The greatest challenges for our service are similar to any practice which is new and experiencing significant growth.  We are challenged to continually improve our practice, to become more efficient, to offer our service to more areas and to make more patients and physicians aware of our practice. We are excited about our expanding space and the continued excellent support we are receiving from our hospital administration.  We hope to be able to continue this relationship as we work to meet the increasing demand for sedation services.

What changes do you anticipate in the care that you deliver over the
next 5 years?

I am hopeful that the greatest change in care will be the recognition of the practice of pediatric sedation as a subspecialty in pediatrics. Working full time in pediatric sedation for three years has helped me recognize the impact a sedation focus can have on patient safety and efficiency.  Enhanced pediatric sedation research will show these effects and the need to expand sedation practices around the country.  I believe we will see less discussion about what and how as it relates to deep sedation/monitored anesthesia care. I believe through collaboration of non-anesthesiologists (sedationists) and anesthesiologists, we will see continually improving access to safer sedation.

Can you give us an idea of the financial aspects of running your
service? How does the hospital value what you do for the institution?

We are unique, since East Tennessee Children’s Hospital is one of the few non-academic freestanding children’s hospitals in the country.  Therefore, the physicians are part of a private practice in pediatric sedation and we provide our own billing, contracting etc. We bill anesthesia codes for deep sedation/monitored anesthesia care and consult codes for minimal or moderate sedations in which we are not present. From a physician salary/reimbursement standpoint, our salaries are similar to emergency medicine or critical care physicians. Although we would welcome an anesthesiologist in our practice, I don’t think we could provide the type of salary they could obtain elsewhere.  We are limited by our practice model, our traveling service, and a significant Tenncare population in our practice.  I think these issues are important for folks to know, especially as we see debate about billing practice or who should provide this service.  For us, billing anesthesia codes is critical to our service.  Other codes would not allow us to be able to offer the access to physician-driven sedation practice that we offer.  We are committed to providing our service in the safest manner possible and do not deny any child care based on their ability to pay.  Our billings allow us to put patient care ahead of reimbursement, but also recognize that adequate reimbursement is a key issue for us to continue to offer this care.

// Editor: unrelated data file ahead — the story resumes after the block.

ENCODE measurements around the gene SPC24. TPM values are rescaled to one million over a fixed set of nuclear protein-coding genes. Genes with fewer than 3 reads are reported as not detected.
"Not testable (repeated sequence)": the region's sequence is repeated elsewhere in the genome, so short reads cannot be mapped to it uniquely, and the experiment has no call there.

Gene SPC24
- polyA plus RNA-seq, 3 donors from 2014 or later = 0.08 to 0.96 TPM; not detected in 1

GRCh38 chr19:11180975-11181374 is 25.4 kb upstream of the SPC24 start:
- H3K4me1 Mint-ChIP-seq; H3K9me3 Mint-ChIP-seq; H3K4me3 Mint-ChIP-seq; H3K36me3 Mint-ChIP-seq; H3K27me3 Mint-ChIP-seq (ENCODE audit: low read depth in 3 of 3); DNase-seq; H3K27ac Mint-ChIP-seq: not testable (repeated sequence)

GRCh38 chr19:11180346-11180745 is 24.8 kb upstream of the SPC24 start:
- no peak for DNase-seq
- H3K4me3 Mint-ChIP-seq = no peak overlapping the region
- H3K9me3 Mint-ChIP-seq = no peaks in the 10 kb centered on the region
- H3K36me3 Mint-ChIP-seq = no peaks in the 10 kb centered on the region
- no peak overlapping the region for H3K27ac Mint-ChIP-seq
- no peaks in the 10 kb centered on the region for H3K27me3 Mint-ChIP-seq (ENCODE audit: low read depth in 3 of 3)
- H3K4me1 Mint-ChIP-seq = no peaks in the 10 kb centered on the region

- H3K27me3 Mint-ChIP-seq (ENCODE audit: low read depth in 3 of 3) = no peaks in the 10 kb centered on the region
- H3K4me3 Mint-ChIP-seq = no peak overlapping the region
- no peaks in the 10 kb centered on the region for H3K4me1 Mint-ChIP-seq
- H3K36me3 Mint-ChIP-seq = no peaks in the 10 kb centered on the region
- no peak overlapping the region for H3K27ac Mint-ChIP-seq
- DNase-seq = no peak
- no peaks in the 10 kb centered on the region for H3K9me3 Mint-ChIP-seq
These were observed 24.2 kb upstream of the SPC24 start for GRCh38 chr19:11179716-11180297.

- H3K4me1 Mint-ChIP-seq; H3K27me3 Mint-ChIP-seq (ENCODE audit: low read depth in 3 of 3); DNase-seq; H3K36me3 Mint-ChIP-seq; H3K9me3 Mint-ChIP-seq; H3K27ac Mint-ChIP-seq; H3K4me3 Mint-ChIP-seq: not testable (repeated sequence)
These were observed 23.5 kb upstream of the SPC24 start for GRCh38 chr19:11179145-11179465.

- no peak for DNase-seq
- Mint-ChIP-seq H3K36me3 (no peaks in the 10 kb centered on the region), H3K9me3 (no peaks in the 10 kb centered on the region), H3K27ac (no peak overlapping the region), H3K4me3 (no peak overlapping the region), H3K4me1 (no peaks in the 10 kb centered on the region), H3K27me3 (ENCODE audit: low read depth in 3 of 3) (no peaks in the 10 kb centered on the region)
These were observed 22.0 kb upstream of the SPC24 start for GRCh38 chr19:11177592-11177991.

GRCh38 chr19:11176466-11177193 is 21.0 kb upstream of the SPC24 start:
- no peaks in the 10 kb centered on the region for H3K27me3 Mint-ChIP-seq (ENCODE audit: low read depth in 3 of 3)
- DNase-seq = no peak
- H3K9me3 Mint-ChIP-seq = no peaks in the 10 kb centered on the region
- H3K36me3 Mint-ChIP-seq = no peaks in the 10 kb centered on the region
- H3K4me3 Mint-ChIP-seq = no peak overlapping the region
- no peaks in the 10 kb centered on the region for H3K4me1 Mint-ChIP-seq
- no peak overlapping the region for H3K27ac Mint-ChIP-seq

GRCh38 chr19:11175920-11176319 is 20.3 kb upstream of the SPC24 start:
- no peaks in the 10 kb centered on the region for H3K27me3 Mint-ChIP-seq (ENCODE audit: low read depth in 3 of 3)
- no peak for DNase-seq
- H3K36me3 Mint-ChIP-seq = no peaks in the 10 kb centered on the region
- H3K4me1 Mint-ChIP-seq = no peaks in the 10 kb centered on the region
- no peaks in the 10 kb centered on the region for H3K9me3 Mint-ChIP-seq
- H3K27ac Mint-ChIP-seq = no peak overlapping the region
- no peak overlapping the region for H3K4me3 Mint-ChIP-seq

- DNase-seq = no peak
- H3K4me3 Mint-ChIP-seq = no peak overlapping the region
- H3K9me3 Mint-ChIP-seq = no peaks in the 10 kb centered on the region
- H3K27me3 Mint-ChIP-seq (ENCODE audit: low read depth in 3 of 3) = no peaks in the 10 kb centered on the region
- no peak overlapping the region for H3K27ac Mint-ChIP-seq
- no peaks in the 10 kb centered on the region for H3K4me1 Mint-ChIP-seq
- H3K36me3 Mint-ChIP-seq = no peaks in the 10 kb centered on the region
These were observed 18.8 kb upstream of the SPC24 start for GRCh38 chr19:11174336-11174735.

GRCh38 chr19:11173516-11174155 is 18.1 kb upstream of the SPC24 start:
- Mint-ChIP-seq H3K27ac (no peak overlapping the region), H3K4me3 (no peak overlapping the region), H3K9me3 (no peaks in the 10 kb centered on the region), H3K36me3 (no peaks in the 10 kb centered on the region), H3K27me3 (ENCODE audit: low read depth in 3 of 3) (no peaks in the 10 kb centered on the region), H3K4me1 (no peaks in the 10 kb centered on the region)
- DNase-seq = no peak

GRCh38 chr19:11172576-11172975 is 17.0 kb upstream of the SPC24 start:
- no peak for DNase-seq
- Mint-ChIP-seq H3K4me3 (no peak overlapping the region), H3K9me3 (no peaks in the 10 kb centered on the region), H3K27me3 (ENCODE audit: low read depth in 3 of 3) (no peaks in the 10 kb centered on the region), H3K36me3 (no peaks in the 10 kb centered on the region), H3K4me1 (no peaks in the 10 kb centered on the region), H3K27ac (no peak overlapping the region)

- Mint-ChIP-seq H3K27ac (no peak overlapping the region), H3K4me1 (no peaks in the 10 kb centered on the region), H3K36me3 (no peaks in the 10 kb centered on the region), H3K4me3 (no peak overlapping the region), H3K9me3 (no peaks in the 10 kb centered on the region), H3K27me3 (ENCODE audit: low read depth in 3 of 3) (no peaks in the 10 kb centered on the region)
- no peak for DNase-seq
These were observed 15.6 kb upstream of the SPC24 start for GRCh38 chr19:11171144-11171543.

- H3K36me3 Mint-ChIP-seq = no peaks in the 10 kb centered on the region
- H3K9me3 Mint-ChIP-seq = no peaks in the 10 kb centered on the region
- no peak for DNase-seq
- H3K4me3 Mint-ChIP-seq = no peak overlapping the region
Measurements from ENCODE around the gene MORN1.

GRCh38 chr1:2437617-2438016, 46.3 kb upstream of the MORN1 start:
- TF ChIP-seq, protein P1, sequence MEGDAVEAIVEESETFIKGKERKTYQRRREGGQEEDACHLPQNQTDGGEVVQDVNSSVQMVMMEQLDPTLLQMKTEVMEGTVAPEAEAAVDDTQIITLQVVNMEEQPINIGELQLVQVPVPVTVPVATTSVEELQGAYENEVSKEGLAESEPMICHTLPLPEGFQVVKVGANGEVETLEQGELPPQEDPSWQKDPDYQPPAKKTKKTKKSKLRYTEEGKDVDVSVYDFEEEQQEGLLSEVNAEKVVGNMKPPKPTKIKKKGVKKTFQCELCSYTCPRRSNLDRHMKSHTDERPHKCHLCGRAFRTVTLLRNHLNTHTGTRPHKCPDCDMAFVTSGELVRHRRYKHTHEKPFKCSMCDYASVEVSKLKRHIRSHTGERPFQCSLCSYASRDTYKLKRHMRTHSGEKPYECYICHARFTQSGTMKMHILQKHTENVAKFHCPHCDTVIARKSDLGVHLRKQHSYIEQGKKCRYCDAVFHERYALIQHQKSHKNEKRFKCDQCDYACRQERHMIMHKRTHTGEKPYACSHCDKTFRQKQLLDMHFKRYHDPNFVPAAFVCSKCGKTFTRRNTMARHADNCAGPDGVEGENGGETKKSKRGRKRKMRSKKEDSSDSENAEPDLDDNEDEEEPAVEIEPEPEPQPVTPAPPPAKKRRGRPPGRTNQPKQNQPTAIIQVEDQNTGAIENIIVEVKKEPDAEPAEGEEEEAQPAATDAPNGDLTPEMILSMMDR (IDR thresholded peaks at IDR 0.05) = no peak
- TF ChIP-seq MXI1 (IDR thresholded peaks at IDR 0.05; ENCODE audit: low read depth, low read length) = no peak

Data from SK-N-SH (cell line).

The remainder of the service is supported by the hospital and they provide monitoring, medications, nursing, etc., and bill the facility codes to obtain reimbursement for these services.  Our hospital has been very supportive and, I believe, recognizes how this service benefits patient safety, patient/family satisfaction and improved efficiency for all procedures and diagnostic testing.
Thanks, Mick!

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Joseph Cravero MD
George Blike MD

Departments of Anesthesiology
and Pediatrics,
Children’s Hospital
at Dartmouth
Dartmouth Hitchcock
Medical Center,
Lebanon, NH

4610 estimated


(804) 565-6354 • Fax: (804) 282-0090 •